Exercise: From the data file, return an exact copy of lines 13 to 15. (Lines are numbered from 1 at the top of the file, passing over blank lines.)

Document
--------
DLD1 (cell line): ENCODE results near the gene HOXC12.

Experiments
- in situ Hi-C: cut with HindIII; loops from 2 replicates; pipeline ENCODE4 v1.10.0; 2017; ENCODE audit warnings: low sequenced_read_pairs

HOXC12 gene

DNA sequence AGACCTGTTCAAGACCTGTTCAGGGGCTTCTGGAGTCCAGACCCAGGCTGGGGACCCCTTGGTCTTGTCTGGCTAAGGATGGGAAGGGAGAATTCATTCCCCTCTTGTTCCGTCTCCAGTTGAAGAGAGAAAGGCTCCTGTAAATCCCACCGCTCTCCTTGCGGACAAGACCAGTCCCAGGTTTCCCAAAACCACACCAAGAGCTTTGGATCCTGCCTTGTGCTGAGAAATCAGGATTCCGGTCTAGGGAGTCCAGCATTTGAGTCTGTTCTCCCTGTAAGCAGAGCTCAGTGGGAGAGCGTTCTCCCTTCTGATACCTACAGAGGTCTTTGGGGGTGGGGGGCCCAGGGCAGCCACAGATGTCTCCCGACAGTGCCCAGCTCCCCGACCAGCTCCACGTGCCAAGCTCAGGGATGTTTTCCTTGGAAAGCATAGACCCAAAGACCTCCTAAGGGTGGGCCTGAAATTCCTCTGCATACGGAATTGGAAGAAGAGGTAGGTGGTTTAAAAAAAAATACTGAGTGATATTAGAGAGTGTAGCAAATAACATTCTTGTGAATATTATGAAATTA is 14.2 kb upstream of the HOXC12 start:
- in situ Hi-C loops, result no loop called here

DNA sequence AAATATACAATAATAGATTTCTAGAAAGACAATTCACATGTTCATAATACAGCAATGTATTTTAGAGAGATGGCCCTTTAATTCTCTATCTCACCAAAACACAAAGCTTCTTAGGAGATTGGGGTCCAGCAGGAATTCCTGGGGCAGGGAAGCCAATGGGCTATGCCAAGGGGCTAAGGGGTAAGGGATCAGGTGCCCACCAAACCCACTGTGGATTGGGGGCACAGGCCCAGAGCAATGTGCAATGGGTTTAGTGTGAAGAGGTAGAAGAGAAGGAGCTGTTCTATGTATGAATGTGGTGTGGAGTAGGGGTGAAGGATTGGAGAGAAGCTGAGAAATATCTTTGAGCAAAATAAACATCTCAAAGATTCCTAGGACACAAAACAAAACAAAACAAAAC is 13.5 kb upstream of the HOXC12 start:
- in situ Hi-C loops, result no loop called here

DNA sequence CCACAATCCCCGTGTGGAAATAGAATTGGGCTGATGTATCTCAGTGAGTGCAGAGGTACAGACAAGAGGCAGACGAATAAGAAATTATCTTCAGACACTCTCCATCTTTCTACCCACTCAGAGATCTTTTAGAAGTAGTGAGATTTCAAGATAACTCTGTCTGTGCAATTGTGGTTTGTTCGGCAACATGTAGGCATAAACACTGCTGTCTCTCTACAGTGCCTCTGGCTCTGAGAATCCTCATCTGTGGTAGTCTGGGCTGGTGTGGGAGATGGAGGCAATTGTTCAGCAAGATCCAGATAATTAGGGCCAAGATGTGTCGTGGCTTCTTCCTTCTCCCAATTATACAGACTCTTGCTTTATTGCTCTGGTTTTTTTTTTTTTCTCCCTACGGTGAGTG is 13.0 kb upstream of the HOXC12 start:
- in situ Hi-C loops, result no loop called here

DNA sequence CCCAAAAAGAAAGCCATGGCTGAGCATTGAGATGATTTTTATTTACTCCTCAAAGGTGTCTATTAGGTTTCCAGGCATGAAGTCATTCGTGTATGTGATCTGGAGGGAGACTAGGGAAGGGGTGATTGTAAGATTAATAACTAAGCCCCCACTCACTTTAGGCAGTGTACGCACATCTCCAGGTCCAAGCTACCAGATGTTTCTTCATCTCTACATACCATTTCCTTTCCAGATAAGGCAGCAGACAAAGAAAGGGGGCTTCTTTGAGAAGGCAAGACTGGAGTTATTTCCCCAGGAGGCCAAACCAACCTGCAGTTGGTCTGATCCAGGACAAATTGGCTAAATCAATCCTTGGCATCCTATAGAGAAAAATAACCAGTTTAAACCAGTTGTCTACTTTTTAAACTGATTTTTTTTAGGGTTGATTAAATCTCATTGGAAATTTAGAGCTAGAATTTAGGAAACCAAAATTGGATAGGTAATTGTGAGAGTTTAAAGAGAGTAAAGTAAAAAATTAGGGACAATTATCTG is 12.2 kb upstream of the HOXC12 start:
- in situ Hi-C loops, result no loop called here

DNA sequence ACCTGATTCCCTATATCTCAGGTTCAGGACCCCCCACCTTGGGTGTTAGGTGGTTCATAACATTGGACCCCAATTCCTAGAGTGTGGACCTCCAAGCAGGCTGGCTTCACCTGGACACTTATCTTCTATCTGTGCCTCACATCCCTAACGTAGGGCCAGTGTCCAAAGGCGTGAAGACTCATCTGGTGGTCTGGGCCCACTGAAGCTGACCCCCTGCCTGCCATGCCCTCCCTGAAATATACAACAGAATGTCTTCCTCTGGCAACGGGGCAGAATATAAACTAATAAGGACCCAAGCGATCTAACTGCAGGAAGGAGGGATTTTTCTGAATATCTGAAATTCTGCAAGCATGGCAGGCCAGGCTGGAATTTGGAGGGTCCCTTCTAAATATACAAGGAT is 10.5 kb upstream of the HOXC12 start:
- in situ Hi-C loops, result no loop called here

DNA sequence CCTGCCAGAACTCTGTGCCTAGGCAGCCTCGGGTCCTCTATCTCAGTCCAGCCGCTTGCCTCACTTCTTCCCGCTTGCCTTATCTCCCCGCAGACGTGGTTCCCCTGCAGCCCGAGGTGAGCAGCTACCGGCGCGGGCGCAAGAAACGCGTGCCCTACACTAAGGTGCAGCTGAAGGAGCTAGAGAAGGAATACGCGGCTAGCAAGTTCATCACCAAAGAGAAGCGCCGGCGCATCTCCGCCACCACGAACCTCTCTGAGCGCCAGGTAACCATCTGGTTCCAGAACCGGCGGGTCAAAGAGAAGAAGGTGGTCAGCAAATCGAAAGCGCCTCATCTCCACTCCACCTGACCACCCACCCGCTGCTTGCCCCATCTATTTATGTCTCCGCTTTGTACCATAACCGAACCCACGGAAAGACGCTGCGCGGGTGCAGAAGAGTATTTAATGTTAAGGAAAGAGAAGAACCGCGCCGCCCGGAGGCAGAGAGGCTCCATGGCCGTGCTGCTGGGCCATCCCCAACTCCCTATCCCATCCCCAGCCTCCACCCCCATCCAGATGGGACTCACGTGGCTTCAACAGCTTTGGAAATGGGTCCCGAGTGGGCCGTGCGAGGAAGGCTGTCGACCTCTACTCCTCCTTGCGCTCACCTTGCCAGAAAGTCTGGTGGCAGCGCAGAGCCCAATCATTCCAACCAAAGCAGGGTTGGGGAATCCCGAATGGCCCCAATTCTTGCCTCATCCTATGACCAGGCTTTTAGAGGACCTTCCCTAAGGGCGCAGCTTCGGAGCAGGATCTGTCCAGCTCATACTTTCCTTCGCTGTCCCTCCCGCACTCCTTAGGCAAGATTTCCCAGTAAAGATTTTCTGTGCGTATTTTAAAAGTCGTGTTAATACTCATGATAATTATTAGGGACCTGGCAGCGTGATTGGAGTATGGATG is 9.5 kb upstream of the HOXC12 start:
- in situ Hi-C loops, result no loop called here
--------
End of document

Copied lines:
DNA sequence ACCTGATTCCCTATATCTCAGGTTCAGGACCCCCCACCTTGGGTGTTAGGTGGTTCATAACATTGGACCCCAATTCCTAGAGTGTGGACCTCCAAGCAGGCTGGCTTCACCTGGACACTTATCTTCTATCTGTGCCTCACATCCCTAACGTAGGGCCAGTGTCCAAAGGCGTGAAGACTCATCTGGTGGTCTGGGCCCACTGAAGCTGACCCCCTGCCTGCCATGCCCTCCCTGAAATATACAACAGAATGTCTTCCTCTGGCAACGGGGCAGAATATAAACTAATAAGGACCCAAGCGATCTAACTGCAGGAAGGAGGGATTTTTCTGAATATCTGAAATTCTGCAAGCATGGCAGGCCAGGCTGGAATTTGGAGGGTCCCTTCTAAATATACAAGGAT is 10.5 kb upstream of the HOXC12 start:
- in situ Hi-C loops, result no loop called here

DNA sequence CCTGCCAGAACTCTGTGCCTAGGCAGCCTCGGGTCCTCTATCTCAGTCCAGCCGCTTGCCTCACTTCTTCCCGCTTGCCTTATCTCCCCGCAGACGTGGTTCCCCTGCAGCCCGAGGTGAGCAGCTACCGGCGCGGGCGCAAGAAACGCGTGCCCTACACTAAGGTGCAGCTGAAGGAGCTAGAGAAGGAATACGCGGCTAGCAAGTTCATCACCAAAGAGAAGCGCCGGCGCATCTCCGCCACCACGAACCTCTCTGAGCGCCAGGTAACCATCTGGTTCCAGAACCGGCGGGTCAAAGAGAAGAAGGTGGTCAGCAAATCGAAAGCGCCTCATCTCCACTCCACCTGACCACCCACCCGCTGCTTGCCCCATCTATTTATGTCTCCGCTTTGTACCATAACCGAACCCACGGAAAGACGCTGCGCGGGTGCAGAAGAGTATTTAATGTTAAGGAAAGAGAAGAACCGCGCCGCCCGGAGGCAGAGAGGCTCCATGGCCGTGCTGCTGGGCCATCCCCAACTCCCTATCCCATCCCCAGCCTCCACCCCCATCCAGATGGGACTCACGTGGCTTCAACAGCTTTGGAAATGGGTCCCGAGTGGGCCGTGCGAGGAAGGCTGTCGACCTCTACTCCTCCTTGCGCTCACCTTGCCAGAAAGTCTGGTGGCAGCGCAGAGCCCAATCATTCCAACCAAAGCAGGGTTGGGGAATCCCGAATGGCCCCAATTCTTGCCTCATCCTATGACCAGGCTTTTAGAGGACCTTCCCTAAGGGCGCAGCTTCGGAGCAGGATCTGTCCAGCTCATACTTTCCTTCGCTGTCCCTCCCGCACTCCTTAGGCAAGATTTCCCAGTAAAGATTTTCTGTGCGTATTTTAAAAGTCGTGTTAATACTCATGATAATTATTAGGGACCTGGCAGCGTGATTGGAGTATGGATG is 9.5 kb upstream of the HOXC12 start: